In this weeks test, we attempted to duplicate this with the 40Ah cells. 5.5 x 40 is a much more manageable and measureable 220 amperes. So we set up the load to do 220 amps and switched it on for 15 seconds.

The results were nothing short of astounding. After 15 seconds at 220 amps, we had dropped from 9.935 volts to 9.263 volts – a drop of some 6.76%. This is a bit over a quarter of the drop the from the SE180AH cells at 23.4%.

What would this mean in Speedster Redux? Well, it means our 188 volts would have dropped to 175.3 volts and we would have produced 175.3kW instead of 147 kW, and produced 235 horsepower-e instead of 197 horsepower-e. With the same size and price of battery cell. That’s 38 horsepower for free.

We repeated the test at a 30 second drain and the drop only increased to 7.66%. Again, compared to 23.4% at 15 seconds for the SE cells.

So we decided to go for broke and up the measurement to 12C or 480 amps. At 15 seconds, the drop increased to 15.94%. But that is OVER TWICE the current level and still over 7% LESS voltage sag than the SE cells. So we did a final test at 30 seconds and 12C. ANd we were STILL less voltage sag at 17% – more than 6% below the SE cells STILL.

Accelerating at full current for 30 seconds is actually preposterous. You will never do this in a car. You could go zero to 100 in a little over 20 seconds normally. If you can’t you are doing direct drive and simply lack proper gearing for your vehicle.

Where to go with this? It pretty much obsoletes the A123 cells here at EVTV. True, they will do 20C. But the packaging requirements have proven daunting.

We have a new speedster coming our way from B&B Manufacturing in Granby Missouri. Recall they built the eCobra, which last week we welcomed back for some minor work before delivery. This Speedser will feature a carbon fiber body and a molytube chassis with rack and pinion steering and an IRS rear end. IT is supposed to come in at under 1000 pounds before adding wheels.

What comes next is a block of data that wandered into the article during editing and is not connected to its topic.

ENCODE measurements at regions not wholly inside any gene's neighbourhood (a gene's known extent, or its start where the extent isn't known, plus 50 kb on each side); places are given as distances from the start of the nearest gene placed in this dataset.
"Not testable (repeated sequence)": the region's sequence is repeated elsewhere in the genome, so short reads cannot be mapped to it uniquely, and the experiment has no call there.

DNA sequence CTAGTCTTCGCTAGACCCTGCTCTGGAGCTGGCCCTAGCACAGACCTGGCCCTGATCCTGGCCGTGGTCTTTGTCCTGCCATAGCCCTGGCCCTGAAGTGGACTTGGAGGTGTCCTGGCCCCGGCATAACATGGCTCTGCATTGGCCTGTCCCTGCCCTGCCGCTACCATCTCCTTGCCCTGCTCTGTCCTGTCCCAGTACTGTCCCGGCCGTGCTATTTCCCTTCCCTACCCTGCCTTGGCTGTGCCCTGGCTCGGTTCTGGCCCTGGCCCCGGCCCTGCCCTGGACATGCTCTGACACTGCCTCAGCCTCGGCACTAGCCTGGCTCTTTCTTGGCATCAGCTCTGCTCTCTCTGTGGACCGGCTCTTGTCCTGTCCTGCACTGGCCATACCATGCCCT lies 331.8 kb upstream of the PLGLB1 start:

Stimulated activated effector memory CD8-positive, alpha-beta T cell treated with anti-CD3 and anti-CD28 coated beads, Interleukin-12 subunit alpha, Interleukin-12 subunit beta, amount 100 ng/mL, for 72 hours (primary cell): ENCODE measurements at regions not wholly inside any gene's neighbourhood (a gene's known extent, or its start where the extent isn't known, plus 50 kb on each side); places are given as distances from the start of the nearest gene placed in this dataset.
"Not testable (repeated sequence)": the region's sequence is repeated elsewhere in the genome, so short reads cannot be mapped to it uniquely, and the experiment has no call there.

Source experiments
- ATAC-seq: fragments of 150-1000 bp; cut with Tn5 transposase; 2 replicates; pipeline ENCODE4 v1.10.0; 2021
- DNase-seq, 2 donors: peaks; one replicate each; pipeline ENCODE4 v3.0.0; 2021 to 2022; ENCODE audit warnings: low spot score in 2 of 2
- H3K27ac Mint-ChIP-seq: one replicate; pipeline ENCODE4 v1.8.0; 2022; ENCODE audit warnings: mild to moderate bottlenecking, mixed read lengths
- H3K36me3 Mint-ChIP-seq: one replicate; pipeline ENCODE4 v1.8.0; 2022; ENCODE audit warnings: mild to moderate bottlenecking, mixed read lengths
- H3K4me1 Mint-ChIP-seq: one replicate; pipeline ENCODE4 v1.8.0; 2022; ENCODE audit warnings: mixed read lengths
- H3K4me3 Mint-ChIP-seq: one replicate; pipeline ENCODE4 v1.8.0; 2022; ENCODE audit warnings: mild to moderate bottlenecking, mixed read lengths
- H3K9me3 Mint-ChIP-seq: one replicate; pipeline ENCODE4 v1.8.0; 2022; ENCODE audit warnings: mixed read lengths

We’ll use an AC-50 motor from High performance Electric Vehicles on this car – a three phase AC motor with a Curtis 1238-7601 controller. That controller can be fitted for 126volts but not over 130. And so sag is an issue. But it can also do 650 amps. If we had a 70Ah CALB cell, we have demonstrated it can do 12C or 840Amps. 38 cells at 3.3 each would give us 125.4 volts. At 840 amps, we could expect a voltage sag of 16% or 105 volts. Of course, it won’t be that bad because our controller is limited to 650 amps. Let’s call it 12% and 110 volts. That’s 71.5 kW and 96 horsepower. That is not only FULL power, but much fuller power than we have ever been able to produce from this combination.

That’s a very small pack at 8750 wH, but we should be down around 1550-1600 lbs total for perhaps 160 wH per mile. And so we could still hit a 55 mile range at 100% DOD or 43.75 miles at 80% DOD. That’s still four miles past the 39.4 daily average in America.

And the price becomes attractive. At a little over $100 per cell, we have a battery pack at $3800. That’s getting down toward Pb AGM cell prices.

ANd so the small pack short range vehicle at a lead acid price we were shooting for with the A123 cells becomes viable – without the packaging nightmare. And it’s available now.

So we’re a little excited about batteries. How about weight? The 70Ah cell should come in at just over five pounds each for a battery pack between 190 and 200 lbs. The curtis and motor come in at about 140 together. The wheels will probably be 160 lbs. And that’s 1500 lbs for the car. Add a charger and DC-DC converter and cables and boxes and we will probably be 1550-1600 lbs. That’s 450 lbs LESS than Speedster Duh, which was a 550 amp Curtis 1238-7501 controller. With the better voltage, the 100 additional amperes, and the 450 lb weight loss, I’ve got to believe this car will get out of its own way. I was actually enormously pleased with Speedgter Duh’s performance. But this one should scream. Rack and pinion front end and independent rear instead of swing axle should improve the handling.

AND Brian Anderson advises us he has a 6 x 9 inch channel 40 inches long under each door. It so happens, the 70Ah cells are about 5.5 x 8.5 inches and less than 2 inches thick. I could put 20 down both sides (actually I only need 38) and have NO forward cells and NO rear cells. A heroically low center of gravity and a MUCH improved polar moment on this car. It should handle heroically better, steer better, accelerate better, and literally dance down the road at 1600 lbs. Range anxiety? Keep your range. I don’t need it. I need that Speedster, and it may just convert me to BE a car guy. If that won’t, nothing ever will.

Jack Rickard